Sure, the rebel-yelling rocker known for dancing with himself has aged, but so have I. That doesn’t mean my Idol-worship for the snarling, peroxide-blond bad boy has diminished over the decades. In fact, Billy Idol’s flesh still fuels many a fantasy, even if that flesh is wrinkled, mangled and worn.
If you remember the early days of MTV, like I do, you no doubt have images from the music video for Billy Idol’s “White Wedding” imprinted on your brain: leather-clad chicks, Billy on a motorcycle crashing through a stained glass window and one very unholy wedding.
It was this sexy yet dangerous music video that sent me on a perilous path to seek out boys in punk bands, clad in leather jackets, Doc Martens and black eyeliner.
Oh, the eyeliner.
Hot guys sporting black Maybelline smudges from makeup pencils they stole from their mothers has to be one of my favorite things from my teenage years. That and Ms. Pacman.
Photo credit: Michael Carpenter/WENN.com
So it’s no surprise that when I found out Mr. Idol had recently written an autobiography, aptly titled Dancing With Myself, I was ecstatic. I couldn’t wait to get my very own digital copy. But before I could download the book onto my iPad, I found out Billy would be signing actual hardcover books at one of the three bookstores left in Los Angeles, and I was suddenly cool with going old-school.
Last Saturday, at 4 p.m., I joined a queue that was four city blocks long to get the rocker’s John Hancock on the inside of his book. My book, actually, now that I had plopped down the $32 at the Book Soup counter. You had to buy the book from the store in order to get the autograph.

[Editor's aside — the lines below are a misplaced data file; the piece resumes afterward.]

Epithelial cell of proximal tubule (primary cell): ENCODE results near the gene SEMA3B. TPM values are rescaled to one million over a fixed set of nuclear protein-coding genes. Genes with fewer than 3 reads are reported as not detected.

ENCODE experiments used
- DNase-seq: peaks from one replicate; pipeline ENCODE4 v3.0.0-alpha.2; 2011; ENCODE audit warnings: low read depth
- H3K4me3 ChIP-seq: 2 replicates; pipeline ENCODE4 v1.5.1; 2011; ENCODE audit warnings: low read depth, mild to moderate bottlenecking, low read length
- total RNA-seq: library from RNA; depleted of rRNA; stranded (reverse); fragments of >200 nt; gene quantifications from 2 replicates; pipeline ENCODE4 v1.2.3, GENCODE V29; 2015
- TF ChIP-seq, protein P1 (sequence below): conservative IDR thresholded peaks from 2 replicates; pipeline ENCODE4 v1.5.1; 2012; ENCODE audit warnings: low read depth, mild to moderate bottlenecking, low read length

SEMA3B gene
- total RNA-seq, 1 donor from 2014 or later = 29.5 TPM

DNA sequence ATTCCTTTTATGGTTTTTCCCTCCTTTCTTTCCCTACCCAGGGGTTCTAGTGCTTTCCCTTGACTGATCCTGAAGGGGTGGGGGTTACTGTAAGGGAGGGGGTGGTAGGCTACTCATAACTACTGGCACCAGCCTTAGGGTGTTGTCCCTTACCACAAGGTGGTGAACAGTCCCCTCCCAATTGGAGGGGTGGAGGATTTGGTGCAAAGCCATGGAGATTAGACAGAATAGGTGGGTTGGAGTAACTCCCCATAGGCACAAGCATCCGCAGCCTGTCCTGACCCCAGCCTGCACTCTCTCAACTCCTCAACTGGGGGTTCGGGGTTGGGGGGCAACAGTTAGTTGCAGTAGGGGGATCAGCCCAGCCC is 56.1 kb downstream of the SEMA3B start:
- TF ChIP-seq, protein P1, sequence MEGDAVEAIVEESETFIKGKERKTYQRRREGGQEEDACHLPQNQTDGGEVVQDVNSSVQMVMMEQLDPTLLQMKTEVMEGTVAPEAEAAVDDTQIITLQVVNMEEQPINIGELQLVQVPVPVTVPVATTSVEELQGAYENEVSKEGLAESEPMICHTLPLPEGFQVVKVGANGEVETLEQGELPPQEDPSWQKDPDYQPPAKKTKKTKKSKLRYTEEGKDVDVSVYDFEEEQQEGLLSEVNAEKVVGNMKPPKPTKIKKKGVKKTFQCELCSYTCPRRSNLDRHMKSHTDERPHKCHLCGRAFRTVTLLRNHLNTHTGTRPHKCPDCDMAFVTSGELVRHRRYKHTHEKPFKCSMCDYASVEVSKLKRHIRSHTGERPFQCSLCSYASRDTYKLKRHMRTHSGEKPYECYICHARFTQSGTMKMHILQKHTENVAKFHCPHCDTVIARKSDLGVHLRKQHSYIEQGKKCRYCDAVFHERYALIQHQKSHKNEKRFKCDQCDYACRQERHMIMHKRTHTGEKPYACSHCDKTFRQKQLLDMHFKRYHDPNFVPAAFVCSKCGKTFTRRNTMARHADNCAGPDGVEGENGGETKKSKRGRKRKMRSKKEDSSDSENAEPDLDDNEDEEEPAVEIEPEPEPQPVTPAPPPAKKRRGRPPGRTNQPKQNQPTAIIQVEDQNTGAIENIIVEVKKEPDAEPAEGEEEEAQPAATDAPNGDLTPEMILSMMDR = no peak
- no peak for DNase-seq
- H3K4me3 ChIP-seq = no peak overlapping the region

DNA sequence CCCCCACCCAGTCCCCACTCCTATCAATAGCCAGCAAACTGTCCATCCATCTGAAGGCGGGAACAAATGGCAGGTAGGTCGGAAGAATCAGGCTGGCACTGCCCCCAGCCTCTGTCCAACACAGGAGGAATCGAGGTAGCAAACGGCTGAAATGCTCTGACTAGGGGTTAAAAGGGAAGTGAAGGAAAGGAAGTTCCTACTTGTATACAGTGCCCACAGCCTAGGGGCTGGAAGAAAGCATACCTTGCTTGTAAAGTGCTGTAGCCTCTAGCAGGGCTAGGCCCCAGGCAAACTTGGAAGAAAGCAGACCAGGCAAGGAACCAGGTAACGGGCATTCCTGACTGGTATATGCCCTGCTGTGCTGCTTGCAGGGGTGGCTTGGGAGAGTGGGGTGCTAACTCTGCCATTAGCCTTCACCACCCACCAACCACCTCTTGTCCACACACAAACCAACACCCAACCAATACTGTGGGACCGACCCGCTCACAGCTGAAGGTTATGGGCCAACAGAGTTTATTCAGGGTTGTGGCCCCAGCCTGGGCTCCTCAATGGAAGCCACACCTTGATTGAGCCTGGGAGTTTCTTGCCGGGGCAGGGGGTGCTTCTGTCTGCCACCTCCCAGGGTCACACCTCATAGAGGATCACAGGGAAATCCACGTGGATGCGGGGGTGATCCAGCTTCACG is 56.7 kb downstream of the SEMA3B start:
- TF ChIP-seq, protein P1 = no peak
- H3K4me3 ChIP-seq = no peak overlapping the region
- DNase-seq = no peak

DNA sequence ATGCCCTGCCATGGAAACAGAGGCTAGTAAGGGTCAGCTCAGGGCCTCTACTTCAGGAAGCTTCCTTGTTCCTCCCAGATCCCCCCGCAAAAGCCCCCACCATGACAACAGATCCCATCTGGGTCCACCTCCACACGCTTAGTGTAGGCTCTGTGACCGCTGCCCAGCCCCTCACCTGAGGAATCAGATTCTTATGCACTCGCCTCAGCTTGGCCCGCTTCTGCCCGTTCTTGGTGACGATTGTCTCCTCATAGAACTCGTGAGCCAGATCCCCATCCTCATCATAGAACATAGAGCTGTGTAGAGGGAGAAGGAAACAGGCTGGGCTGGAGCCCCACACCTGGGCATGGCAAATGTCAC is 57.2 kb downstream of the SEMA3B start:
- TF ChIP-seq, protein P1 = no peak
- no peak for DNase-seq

I waited for about an hour in line, but it moved quickly, like a well-oiled Harley-Davidson. They wouldn’t let you take pictures with Billy or ask him to personalize the autograph. For spending $32 on a paginated dinosaur made from trees (gasp!), I thought I at least deserved to get a selfie with the musician-turned-author. The best I could do was sneak a few photos of him when I got close to my lifelong love. Sadly, the photos came out blurry.
When I was finally in front of him, I handed his assistant my book, and she opened it for him to sign. I said, “Thank you, Billy,” as if he was my barista at the Starbucks down the street.
Billy Idol looked up at me, stared me dead in the eye, smiled and said, “Cheers.”
No snarl. No spit. Just a friendly “Cheers.” It was so sweet, my heart melted.
Yes, the rocker’s skin was leathery and wrinkled, his face had deep fissures that made me want to administer moisturizer stat, but he was still sexy in his black clothing and silver jewelry. I couldn’t help but fantasize about taking a ride on the back of his motorcycle, my arms around his waist with my hands snug in the pockets of his leather jacket.
Thank you, Billy Idol, for making great music, sticking around and staying so darn cool all these years.
Dancing With Myself by Billy Idol is available at bookstores and online.